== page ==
Wait.  Don’t abandon the sites and groups you’ve tried out.  They are good places to find people with similar or the same interests that you have.  Here are seven easy steps to starting your own tribe:

  1. Decide on the focus for your group. It should be something you are passionate about. You don’t need to know everything about your subject to start a group about it.
  1. Name your group. Find a name you can live with that sums up what your group is all about.
  1. Find a free (or paid) platform for your new tribe. Or find a meeting place for your offline group.  Here are some suggestions, by no means exhaustive.

Online:

Google Groups

Yahoo Groups

Webs.com

Tribe.net

Ning.com

Offline:

Libraries

Churches or Synagogues

Community Centers or Convention Centers

Cafés

Restaurants

  1. Then set up your site the way you want or consider topics for your first offline meeting.  Real world groups have slightly different considerations than online groups.  You will need to find out about refreshments, if you need a key, if they need to buy drinks or food (if in a café or restaurant), and if there’s a fee to use the room.  For online groups you may be able to design the site the way you want it to look, and set notification and membership settings. You can usually decide whether to let anyone join, join by invitation only, or to extend your membership to a select few.  For offline groups you also have a choice whether to have a public group or a private group where you handpick the members.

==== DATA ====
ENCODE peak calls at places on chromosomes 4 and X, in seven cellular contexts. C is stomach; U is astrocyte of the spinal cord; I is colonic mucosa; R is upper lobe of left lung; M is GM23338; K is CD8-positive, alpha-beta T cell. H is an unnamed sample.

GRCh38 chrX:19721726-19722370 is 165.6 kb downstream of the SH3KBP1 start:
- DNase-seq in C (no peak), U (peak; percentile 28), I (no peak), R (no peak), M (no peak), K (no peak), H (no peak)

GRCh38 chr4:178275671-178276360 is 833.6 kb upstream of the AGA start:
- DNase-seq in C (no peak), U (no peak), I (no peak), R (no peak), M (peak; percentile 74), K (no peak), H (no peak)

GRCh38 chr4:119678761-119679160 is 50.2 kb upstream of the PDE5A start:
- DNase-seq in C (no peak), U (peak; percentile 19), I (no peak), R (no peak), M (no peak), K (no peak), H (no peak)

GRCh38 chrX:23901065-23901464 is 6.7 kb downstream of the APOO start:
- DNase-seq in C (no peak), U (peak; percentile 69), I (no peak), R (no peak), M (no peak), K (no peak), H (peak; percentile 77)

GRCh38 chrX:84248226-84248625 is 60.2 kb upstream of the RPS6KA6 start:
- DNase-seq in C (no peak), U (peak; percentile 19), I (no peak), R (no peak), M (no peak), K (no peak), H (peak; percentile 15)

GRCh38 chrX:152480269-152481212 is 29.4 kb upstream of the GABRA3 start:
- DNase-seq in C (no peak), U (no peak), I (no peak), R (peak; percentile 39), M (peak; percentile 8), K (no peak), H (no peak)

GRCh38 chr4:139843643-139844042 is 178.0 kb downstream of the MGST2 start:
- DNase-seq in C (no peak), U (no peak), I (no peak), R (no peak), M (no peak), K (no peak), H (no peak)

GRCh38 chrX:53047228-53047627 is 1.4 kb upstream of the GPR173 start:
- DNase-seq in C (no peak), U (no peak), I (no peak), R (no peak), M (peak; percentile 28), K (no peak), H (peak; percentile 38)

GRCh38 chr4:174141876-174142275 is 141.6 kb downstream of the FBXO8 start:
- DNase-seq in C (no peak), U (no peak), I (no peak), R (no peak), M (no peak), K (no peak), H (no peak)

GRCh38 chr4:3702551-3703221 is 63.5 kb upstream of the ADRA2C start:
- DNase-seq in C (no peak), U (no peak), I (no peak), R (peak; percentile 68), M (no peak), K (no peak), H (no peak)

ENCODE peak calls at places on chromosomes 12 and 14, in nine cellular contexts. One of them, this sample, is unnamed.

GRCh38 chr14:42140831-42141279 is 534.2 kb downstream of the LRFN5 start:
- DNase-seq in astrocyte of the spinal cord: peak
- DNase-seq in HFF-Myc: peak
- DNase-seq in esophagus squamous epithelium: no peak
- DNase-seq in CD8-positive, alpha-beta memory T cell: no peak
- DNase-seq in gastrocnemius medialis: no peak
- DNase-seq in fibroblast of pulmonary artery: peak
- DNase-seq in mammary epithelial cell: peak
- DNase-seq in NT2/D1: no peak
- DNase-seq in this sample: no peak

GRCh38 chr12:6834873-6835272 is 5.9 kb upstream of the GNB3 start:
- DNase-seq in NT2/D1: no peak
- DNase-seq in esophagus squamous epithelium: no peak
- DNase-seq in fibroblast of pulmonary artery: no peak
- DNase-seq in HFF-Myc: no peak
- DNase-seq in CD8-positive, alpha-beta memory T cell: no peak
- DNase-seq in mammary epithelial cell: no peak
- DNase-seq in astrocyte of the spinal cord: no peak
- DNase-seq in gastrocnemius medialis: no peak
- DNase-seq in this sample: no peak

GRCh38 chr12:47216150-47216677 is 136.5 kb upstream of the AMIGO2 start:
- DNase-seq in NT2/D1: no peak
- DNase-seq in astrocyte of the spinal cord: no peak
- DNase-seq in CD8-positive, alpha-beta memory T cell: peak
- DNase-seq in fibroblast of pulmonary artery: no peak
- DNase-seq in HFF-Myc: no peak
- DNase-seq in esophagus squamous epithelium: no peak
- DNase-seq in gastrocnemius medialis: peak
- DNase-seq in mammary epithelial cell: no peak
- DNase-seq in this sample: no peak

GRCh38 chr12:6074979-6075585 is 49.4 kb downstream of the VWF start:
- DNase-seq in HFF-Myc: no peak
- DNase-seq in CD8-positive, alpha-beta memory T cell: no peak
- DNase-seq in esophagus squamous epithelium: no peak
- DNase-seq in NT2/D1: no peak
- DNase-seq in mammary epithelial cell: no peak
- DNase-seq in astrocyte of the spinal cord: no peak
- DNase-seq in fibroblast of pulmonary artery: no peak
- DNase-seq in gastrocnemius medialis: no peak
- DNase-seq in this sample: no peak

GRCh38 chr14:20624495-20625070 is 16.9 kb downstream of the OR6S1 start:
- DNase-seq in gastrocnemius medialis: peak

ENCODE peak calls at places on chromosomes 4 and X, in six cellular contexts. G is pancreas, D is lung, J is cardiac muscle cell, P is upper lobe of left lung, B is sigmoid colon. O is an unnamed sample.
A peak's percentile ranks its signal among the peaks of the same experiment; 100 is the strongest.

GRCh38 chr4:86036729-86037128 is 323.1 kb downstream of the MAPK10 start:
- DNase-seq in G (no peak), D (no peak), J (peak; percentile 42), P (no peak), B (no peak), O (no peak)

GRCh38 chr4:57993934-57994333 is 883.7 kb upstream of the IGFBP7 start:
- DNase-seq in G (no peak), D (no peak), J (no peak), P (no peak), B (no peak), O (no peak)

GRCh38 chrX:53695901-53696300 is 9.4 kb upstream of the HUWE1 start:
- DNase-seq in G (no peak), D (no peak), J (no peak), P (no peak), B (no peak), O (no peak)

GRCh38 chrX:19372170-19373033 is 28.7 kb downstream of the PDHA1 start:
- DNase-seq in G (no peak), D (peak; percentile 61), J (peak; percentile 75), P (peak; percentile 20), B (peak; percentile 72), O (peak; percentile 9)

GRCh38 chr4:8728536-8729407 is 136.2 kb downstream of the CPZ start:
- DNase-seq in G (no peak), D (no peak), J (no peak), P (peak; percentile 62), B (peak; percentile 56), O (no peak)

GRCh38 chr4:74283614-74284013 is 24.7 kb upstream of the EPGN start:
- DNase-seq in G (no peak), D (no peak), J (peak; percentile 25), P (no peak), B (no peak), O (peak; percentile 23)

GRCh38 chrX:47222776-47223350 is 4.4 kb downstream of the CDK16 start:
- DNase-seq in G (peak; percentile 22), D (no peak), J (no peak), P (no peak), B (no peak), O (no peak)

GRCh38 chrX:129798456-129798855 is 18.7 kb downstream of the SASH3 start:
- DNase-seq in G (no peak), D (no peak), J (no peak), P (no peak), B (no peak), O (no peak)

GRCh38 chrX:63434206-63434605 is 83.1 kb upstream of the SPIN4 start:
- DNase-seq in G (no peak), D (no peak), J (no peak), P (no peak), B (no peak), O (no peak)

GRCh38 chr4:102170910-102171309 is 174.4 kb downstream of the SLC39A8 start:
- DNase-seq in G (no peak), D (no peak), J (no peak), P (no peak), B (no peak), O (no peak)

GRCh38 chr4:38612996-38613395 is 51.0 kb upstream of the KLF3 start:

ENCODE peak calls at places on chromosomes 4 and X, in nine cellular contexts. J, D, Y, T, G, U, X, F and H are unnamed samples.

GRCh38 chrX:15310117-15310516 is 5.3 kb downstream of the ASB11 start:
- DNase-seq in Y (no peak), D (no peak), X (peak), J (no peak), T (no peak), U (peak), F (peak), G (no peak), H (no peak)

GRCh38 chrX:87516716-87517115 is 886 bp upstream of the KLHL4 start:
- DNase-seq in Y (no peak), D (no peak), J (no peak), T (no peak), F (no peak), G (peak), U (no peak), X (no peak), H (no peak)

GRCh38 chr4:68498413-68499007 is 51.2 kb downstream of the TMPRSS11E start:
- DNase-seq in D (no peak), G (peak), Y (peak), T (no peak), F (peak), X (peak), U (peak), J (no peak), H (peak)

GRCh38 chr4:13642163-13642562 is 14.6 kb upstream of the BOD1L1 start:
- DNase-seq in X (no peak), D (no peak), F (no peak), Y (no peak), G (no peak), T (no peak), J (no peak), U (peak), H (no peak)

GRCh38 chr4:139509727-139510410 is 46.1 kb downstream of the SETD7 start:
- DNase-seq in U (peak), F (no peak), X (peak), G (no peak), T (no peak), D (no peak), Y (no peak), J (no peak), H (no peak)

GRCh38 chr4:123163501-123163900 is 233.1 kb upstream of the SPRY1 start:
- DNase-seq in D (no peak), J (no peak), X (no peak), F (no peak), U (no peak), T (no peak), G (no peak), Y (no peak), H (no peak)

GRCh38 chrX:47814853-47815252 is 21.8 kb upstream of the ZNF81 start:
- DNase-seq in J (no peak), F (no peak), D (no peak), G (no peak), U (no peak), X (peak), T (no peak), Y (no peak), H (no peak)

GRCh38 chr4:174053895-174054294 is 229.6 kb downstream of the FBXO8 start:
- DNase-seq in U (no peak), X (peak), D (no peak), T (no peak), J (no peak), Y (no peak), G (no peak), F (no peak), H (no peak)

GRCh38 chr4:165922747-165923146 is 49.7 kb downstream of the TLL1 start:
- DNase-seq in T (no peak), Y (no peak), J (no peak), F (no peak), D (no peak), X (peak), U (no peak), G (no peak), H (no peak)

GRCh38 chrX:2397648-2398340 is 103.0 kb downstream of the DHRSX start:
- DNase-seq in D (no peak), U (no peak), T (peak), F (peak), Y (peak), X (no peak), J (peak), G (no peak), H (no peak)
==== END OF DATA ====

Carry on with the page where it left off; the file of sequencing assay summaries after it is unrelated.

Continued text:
1. Advertise!  This is where those previous networking sites and offline groups come in.  They are great places to post about your new group and find new members for your new tribe.  You can email and call your friends and post on Facebook, Twitter and Google+.  Keep in mind whether or not you are inviting “everybody”, interested parties only, or a few select friends.  That will determine how and where you publicize your new group.
  1. Provide content.  Some people will come to your group and just chat, but it’s better to give them something to chat about.  For online groups you can provide your own content, photos, writing, and artwork.  Depending on whether your group is public or private, you can also share book excerpts.  Always when sharing, share who the author or artist is. For real world groups, you may just have the group members bring something to talk about, or you could bring in speakers or teach classes in your subject.  It may cost to hire speakers or teachers, so this is another opportunity to provide your own content or have group members take on these roles.
  1. Don’t let all this go to your head!  Sure you started the group and can decide who goes and who stays, but don’t be a dictator.  Let your new friends voice their opinions and post their own content.  Encourage dialogue and respect among equals.  As owner, you are in charge of getting rid of any spam accounts, sharing basic guidelines, and discouraging explicit photos and profanity (if that bothers you or becomes a problem).

One caveat:  Your group may start slowly, may be active at times and inactive at other times, or may grow exponentially.  You never know.

If you are interested in Divination subjects, like Tarot and the Runes, please join me at The Divine Life Google Group: